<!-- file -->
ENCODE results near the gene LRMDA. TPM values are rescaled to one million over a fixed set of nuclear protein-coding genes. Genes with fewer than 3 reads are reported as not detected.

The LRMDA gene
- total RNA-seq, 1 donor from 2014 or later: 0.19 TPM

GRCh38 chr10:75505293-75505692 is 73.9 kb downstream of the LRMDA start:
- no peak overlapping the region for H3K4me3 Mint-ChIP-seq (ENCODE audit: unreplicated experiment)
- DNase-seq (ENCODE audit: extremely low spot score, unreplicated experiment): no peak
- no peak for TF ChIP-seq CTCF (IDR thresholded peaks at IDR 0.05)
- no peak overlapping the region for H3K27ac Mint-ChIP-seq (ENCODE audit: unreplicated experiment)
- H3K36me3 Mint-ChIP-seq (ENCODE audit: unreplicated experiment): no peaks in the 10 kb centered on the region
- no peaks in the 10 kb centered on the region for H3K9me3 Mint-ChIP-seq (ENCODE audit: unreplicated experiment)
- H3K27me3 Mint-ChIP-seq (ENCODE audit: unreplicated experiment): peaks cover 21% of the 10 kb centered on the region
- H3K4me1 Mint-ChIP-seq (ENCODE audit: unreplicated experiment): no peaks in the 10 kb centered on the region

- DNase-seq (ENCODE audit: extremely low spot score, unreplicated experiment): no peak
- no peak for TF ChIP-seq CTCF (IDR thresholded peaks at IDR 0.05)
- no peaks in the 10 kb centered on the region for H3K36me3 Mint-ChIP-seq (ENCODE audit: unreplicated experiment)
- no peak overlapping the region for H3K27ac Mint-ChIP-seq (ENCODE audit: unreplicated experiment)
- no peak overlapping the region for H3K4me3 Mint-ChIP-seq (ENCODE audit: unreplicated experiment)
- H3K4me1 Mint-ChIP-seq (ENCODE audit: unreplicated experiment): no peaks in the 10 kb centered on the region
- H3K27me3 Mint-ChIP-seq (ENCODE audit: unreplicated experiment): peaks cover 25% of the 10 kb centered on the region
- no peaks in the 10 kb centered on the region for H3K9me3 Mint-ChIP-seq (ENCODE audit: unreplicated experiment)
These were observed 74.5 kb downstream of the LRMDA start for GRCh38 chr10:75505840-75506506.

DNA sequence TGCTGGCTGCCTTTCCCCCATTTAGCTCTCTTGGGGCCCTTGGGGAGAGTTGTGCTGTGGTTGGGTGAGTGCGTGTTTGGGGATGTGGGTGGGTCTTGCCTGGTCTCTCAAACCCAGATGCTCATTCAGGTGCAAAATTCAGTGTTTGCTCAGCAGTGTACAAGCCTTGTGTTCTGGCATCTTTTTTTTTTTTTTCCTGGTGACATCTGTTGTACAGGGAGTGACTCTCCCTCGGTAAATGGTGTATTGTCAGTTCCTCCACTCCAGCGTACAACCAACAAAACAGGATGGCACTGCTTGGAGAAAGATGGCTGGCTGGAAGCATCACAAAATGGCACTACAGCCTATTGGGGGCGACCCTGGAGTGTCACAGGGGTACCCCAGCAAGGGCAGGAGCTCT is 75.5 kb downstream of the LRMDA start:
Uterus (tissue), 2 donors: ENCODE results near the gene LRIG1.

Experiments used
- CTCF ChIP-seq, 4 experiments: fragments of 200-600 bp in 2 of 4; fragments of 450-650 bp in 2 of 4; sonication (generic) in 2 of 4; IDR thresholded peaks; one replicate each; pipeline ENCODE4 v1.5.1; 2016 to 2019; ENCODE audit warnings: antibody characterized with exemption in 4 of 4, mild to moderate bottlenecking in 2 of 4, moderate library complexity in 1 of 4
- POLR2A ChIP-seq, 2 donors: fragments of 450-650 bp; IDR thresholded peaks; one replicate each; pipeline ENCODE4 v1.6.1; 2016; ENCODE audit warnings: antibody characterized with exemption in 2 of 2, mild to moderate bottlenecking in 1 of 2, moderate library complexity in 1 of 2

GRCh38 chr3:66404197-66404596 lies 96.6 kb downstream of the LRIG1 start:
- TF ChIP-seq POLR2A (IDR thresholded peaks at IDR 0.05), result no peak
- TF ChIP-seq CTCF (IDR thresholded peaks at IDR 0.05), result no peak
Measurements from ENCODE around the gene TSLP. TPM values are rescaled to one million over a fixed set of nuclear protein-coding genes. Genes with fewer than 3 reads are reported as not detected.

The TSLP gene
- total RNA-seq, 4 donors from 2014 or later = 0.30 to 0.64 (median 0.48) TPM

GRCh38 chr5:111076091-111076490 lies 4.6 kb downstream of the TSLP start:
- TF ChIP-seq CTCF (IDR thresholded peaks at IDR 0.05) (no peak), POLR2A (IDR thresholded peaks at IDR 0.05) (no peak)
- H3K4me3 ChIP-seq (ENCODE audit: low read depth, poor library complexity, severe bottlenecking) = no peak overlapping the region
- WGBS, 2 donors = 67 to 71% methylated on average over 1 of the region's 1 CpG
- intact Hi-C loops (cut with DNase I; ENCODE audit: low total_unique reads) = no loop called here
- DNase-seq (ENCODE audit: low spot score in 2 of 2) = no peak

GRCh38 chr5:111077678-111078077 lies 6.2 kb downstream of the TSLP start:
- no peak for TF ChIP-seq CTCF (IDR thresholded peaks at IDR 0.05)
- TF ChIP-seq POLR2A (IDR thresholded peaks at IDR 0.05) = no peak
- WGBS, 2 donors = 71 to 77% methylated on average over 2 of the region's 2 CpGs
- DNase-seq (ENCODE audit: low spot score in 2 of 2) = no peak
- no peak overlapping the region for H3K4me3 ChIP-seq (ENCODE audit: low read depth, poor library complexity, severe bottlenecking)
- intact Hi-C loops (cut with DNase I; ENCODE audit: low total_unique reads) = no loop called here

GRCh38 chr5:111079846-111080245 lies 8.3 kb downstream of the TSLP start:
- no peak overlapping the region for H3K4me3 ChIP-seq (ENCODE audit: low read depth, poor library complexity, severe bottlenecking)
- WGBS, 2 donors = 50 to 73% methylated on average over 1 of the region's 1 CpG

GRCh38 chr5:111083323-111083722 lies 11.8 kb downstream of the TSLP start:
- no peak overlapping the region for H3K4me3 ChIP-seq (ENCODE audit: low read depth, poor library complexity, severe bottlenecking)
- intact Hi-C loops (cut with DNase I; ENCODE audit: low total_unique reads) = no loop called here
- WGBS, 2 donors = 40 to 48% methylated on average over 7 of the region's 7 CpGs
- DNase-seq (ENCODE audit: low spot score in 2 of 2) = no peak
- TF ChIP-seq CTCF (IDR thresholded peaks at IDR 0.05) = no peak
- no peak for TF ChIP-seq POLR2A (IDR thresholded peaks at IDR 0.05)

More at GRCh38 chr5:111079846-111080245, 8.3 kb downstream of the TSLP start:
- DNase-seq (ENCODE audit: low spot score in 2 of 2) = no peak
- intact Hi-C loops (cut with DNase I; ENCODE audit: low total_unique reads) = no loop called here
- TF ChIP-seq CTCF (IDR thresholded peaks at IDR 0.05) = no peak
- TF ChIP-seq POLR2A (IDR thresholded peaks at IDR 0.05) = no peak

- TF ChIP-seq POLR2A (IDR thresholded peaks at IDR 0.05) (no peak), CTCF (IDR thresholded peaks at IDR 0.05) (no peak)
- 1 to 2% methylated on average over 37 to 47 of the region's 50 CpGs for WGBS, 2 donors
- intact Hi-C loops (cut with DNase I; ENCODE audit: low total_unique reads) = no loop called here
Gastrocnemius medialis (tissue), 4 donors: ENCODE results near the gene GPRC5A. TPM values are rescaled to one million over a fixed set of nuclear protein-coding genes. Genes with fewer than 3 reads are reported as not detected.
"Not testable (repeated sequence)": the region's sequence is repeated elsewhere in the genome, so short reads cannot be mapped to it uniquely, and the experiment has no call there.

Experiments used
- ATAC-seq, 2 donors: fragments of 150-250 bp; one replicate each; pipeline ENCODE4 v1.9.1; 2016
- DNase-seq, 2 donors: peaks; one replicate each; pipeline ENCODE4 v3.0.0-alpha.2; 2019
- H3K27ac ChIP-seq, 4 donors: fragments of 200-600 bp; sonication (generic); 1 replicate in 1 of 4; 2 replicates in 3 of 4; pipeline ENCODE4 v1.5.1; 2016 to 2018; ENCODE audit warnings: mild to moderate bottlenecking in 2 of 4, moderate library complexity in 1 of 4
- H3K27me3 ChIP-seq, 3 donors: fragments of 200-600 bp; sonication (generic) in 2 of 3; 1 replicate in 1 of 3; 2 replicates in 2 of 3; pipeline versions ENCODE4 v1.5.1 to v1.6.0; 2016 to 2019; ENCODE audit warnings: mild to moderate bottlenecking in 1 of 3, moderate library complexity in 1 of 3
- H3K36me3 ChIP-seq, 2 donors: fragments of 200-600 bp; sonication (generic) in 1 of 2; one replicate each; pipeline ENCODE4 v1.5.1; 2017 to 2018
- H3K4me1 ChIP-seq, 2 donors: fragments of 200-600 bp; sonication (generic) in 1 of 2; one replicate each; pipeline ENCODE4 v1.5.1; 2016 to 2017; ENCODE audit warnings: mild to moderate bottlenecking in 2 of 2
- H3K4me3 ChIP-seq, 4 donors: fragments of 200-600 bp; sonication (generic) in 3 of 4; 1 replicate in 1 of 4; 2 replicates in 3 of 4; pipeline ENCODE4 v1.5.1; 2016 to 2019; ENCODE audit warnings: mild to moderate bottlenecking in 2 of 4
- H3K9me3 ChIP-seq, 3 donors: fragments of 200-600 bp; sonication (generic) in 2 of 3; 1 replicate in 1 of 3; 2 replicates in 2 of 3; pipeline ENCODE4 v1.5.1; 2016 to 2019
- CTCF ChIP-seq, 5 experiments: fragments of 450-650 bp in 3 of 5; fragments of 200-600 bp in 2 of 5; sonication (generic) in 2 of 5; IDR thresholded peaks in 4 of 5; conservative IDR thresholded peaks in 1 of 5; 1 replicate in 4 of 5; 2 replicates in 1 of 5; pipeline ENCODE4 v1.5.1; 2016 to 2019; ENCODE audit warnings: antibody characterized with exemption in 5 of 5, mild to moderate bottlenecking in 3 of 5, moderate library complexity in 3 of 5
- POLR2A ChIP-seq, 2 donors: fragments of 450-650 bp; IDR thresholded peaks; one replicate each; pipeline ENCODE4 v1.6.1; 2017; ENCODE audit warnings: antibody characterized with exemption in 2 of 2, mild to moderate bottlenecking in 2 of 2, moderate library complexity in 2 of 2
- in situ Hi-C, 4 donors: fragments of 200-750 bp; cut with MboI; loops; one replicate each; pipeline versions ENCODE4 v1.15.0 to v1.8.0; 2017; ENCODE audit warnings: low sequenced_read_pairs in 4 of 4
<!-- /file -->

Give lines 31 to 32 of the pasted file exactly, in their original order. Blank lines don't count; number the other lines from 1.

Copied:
The TSLP gene
- total RNA-seq, 4 donors from 2014 or later = 0.30 to 0.64 (median 0.48) TPM